It appears from the researches of Captain Fitzroy that both the island of St. Mary and Concepcion (which was uplifted only four or five feet) in the course of some weeks subsided, and lost part of their first elevation. I will only add as a lesson of caution, that round the sandy shores of the great Bay of Concepcion, it was most difficult, owing to the obliterating effects of the great accompanying wave, to recognise any distinct evidence of this considerable upheaval; one spot must be excepted, where there was a detached rock which before the earthquake had always been covered by the sea, but afterwards was left uncovered.

On the island of Quiriquina (in the Bay of Concepcion), I found, at an estimated height of four hundred feet, extensive layers of shells, mostly comminuted, but some perfectly preserved and closely packed in black vegetable mould; they consisted of Concholepas, Fissurella, Mytilus, Trochus, and Balanus. Some of these layers of shells rested on a thick bed of bright-red, dry, friable earth, capping the surface of the tertiary sandstone, and extending, as I observed whilst sailing along the coast, for 150 miles southward: at Valparaiso, we shall presently see that a similar red earthy mass, though quite like terrestrial mould, is really in chief part of recent marine origin. On the flanks of this island of Quiriquina, at a less height than the 400 feet, there were spaces several feet square, thickly strewed with fragments of similar shells. During a subsequent visit of the "Beagle" to Concepcion, Mr. Kent, the assistant-surgeon, was so kind as to make for me some measurements with the barometer: he found many marine remains along the shores of the whole bay, at a height of about twenty feet; and from the hill of Sentinella behind Talcahuano, at the height of 160 feet, he collected numerous shells, packed together close beneath the surface in black earth, consisting of two species of Mytilus, two of Crepidula, one of Concholepas, of Fissurella, Venus, Mactra, Turbo, Monoceros, and the Balanus psittacus. These shells were bleached, and within some of the Balani other Balani were growing, showing that they must have long lain dead in the sea. The above species I compared with living ones from the bay, and found them identical; but having since lost the specimens, I cannot give their names: this is of little importance, as Mr. Broderip has examined a similar collection, made during Captain Beechey's expedition, and ascertained that they consisted of ten recent species, associated with fragments of Echini, crabs, and Flustrae; some of these remains were estimated by Lieutenant Belcher to lie at the height of nearly a thousand feet above the level of the sea. ("Zoology of Captain Beechey's Voyage" page 162.) In some places round the bay, Mr. Kent observed that there were beds formed exclusively of the Mytilus Chiloensis: this species now lives in parts never uncovered by the tides. At considerable heights, Mr. Kent found only a few shells; but from the summit of one hill, 625 feet high, he brought me specimens of the Concholepas, Mytilus Chiloensis, and a Turbo. These shells were softer and more brittle than those from the height of 164 feet; and these latter had obviously a much more ancient appearance than the same species from the height of only twenty feet.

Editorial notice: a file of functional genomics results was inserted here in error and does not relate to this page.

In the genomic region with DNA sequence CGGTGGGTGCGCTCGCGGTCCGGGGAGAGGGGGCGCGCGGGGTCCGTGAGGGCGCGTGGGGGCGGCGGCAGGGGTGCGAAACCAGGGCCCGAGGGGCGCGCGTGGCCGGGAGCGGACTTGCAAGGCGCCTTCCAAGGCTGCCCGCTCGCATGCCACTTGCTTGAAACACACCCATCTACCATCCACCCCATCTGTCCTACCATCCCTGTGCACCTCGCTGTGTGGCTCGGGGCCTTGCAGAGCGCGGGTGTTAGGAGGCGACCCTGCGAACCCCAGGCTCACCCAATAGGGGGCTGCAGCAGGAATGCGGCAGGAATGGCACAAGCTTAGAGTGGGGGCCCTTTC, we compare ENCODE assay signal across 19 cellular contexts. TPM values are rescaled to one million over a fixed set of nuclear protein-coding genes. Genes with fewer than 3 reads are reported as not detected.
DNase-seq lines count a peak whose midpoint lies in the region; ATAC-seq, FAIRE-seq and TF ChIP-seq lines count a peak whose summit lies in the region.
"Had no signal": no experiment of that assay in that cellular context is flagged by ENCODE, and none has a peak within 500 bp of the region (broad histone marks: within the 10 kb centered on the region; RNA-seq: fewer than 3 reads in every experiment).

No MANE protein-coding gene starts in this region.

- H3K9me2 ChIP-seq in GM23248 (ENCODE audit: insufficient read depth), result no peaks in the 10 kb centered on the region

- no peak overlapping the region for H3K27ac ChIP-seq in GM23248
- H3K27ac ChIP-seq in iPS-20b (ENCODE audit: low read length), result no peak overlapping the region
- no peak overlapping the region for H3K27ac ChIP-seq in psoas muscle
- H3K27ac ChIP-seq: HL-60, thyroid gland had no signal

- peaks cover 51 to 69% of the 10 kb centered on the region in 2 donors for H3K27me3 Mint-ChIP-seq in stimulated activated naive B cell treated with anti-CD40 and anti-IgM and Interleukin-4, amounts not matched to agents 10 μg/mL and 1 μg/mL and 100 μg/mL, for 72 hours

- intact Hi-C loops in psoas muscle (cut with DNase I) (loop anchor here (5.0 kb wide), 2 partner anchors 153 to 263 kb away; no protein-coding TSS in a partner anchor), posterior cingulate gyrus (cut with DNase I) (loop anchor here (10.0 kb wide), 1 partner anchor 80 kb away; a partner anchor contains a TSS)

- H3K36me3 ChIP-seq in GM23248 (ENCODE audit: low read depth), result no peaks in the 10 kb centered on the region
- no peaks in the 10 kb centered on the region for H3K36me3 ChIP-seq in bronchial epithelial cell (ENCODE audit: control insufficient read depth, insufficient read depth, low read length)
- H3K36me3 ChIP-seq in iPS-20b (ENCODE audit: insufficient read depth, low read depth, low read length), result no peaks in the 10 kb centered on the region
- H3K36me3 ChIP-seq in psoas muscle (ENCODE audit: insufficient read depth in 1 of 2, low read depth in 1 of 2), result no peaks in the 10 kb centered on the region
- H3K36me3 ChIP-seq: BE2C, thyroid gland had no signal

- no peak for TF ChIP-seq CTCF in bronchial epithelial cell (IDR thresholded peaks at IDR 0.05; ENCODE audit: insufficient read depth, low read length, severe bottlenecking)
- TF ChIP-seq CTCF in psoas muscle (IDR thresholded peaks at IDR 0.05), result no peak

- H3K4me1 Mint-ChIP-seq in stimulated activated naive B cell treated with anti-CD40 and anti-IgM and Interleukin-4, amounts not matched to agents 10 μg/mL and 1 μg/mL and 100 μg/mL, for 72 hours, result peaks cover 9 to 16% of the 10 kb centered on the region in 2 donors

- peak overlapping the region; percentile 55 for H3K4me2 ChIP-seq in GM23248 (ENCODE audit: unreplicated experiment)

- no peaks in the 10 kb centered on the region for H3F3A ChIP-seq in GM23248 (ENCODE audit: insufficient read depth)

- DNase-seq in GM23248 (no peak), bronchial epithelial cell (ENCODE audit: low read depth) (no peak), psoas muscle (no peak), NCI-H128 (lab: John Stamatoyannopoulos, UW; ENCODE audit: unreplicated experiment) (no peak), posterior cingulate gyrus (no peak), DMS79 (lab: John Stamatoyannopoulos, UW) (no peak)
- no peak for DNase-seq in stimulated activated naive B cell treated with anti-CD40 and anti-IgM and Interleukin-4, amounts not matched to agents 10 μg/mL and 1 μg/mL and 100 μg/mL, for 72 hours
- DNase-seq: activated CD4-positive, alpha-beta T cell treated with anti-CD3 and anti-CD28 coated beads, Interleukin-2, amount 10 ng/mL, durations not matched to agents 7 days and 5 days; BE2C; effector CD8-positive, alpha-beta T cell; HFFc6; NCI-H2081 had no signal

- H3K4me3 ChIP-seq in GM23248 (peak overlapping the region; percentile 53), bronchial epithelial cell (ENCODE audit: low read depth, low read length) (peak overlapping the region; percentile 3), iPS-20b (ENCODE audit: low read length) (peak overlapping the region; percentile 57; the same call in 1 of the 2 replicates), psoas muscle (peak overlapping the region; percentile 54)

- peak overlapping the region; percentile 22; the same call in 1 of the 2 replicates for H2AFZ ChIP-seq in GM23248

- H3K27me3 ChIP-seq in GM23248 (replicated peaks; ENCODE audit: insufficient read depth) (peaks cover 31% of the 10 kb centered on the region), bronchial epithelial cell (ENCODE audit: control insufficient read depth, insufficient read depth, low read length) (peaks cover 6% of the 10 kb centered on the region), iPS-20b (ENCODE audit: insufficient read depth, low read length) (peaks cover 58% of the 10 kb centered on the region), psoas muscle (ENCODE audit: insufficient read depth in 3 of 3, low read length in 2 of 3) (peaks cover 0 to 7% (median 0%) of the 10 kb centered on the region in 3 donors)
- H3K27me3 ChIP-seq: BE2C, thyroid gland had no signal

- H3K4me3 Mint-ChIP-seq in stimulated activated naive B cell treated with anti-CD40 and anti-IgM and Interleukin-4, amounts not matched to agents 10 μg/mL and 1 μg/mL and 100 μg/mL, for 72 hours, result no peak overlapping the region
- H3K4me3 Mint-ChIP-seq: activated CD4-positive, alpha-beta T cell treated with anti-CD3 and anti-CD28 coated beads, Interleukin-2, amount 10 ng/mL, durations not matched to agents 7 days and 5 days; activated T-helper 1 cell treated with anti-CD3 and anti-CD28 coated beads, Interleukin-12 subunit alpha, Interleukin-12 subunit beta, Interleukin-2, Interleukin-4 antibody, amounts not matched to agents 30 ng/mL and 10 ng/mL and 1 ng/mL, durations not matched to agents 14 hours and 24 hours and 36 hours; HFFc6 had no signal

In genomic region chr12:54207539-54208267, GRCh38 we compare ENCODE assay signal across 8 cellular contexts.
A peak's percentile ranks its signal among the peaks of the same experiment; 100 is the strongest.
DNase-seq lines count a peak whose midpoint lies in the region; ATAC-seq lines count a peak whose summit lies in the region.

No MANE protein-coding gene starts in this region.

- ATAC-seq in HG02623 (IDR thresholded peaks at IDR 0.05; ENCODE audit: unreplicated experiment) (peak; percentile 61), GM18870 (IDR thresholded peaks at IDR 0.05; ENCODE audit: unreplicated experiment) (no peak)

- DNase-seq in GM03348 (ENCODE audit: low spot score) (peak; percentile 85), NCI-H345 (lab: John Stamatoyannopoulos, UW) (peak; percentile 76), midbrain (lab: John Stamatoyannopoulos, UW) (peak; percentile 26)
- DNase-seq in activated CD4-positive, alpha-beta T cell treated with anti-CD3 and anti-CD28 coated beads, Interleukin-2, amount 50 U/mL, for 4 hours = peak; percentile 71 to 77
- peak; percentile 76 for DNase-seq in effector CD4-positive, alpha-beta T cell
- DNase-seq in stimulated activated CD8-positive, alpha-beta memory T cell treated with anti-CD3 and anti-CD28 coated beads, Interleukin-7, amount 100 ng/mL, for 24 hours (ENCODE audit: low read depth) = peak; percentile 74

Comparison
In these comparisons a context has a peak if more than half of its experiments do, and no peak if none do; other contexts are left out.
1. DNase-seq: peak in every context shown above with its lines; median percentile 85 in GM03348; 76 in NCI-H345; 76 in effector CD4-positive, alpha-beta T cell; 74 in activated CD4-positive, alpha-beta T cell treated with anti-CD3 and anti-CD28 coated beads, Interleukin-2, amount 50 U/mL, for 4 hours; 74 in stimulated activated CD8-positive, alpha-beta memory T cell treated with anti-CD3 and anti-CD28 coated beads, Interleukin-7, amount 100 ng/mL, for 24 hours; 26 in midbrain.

The first point examined was at the mouth of the Rapel (160 miles north of Concepcion and sixty miles south of Valparaiso), where I observed a few shells at the height of 100 feet, and some barnacles adhering to the rocks three or four feet above the highest tides: M. Gay found here recent shells at the distance of two leagues from the shore. ("Annales des Scienc. Nat." Avril 1833.) Inland there are some wide, gravel-capped plains, intersected by many broad, flat-bottomed valleys (now carrying insignificant streamlets), with their sides cut into successive wall-like escarpments, rising one above another, and in many places, according to M. Gay, worn into caves. The one cave (C.

Charles Darwin

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